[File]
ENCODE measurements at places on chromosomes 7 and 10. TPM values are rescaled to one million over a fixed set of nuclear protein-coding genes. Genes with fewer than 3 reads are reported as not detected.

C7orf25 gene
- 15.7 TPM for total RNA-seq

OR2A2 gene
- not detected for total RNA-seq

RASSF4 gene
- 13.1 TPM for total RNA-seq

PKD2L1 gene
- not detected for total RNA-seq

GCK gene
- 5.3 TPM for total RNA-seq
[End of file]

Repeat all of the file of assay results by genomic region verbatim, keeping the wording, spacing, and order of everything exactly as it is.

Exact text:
ENCODE measurements at places on chromosomes 7 and 10. TPM values are rescaled to one million over a fixed set of nuclear protein-coding genes. Genes with fewer than 3 reads are reported as not detected.

C7orf25 gene
- 15.7 TPM for total RNA-seq

OR2A2 gene
- not detected for total RNA-seq

RASSF4 gene
- 13.1 TPM for total RNA-seq

PKD2L1 gene
- not detected for total RNA-seq

GCK gene
- 5.3 TPM for total RNA-seq